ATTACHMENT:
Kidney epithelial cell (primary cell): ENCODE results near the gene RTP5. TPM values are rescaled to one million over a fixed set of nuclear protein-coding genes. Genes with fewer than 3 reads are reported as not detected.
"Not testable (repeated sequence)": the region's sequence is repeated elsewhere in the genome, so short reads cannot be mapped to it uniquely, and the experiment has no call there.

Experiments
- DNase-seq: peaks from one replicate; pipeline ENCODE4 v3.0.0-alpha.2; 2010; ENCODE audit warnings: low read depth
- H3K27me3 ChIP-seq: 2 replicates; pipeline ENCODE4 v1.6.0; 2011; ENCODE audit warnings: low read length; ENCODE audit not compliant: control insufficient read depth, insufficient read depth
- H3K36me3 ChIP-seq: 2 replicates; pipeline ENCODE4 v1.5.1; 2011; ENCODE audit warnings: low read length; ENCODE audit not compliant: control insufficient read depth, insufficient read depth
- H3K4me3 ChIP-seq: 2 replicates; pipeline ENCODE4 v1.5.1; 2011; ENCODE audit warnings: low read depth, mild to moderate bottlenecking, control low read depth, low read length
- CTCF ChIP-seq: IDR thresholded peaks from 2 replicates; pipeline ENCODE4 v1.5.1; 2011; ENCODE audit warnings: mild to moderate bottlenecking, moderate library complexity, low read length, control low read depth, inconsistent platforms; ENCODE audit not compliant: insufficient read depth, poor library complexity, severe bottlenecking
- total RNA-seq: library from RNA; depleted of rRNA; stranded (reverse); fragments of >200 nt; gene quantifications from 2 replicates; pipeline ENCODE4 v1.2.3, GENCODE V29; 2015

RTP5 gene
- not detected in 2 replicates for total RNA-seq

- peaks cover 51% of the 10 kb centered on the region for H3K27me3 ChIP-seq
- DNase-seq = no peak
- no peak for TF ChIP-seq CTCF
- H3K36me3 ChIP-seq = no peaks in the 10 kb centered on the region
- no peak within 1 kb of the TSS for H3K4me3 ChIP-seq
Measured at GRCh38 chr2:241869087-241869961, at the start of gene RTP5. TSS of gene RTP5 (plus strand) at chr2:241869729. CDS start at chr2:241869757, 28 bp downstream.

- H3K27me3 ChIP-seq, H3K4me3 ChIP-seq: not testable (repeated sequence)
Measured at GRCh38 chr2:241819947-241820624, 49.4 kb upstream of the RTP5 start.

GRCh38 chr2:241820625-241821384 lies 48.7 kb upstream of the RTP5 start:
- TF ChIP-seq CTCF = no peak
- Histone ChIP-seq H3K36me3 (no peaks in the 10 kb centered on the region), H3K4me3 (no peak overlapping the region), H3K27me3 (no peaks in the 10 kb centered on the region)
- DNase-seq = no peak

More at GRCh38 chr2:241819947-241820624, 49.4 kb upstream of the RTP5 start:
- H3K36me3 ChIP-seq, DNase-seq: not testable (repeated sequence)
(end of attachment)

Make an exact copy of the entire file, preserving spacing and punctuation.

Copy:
Kidney epithelial cell (primary cell): ENCODE results near the gene RTP5. TPM values are rescaled to one million over a fixed set of nuclear protein-coding genes. Genes with fewer than 3 reads are reported as not detected.
"Not testable (repeated sequence)": the region's sequence is repeated elsewhere in the genome, so short reads cannot be mapped to it uniquely, and the experiment has no call there.

Experiments
- DNase-seq: peaks from one replicate; pipeline ENCODE4 v3.0.0-alpha.2; 2010; ENCODE audit warnings: low read depth
- H3K27me3 ChIP-seq: 2 replicates; pipeline ENCODE4 v1.6.0; 2011; ENCODE audit warnings: low read length; ENCODE audit not compliant: control insufficient read depth, insufficient read depth
- H3K36me3 ChIP-seq: 2 replicates; pipeline ENCODE4 v1.5.1; 2011; ENCODE audit warnings: low read length; ENCODE audit not compliant: control insufficient read depth, insufficient read depth
- H3K4me3 ChIP-seq: 2 replicates; pipeline ENCODE4 v1.5.1; 2011; ENCODE audit warnings: low read depth, mild to moderate bottlenecking, control low read depth, low read length
- CTCF ChIP-seq: IDR thresholded peaks from 2 replicates; pipeline ENCODE4 v1.5.1; 2011; ENCODE audit warnings: mild to moderate bottlenecking, moderate library complexity, low read length, control low read depth, inconsistent platforms; ENCODE audit not compliant: insufficient read depth, poor library complexity, severe bottlenecking
- total RNA-seq: library from RNA; depleted of rRNA; stranded (reverse); fragments of >200 nt; gene quantifications from 2 replicates; pipeline ENCODE4 v1.2.3, GENCODE V29; 2015

RTP5 gene
- not detected in 2 replicates for total RNA-seq

- peaks cover 51% of the 10 kb centered on the region for H3K27me3 ChIP-seq
- DNase-seq = no peak
- no peak for TF ChIP-seq CTCF
- H3K36me3 ChIP-seq = no peaks in the 10 kb centered on the region
- no peak within 1 kb of the TSS for H3K4me3 ChIP-seq
Measured at GRCh38 chr2:241869087-241869961, at the start of gene RTP5. TSS of gene RTP5 (plus strand) at chr2:241869729. CDS start at chr2:241869757, 28 bp downstream.

- H3K27me3 ChIP-seq, H3K4me3 ChIP-seq: not testable (repeated sequence)
Measured at GRCh38 chr2:241819947-241820624, 49.4 kb upstream of the RTP5 start.

GRCh38 chr2:241820625-241821384 lies 48.7 kb upstream of the RTP5 start:
- TF ChIP-seq CTCF = no peak
- Histone ChIP-seq H3K36me3 (no peaks in the 10 kb centered on the region), H3K4me3 (no peak overlapping the region), H3K27me3 (no peaks in the 10 kb centered on the region)
- DNase-seq = no peak

More at GRCh38 chr2:241819947-241820624, 49.4 kb upstream of the RTP5 start:
- H3K36me3 ChIP-seq, DNase-seq: not testable (repeated sequence)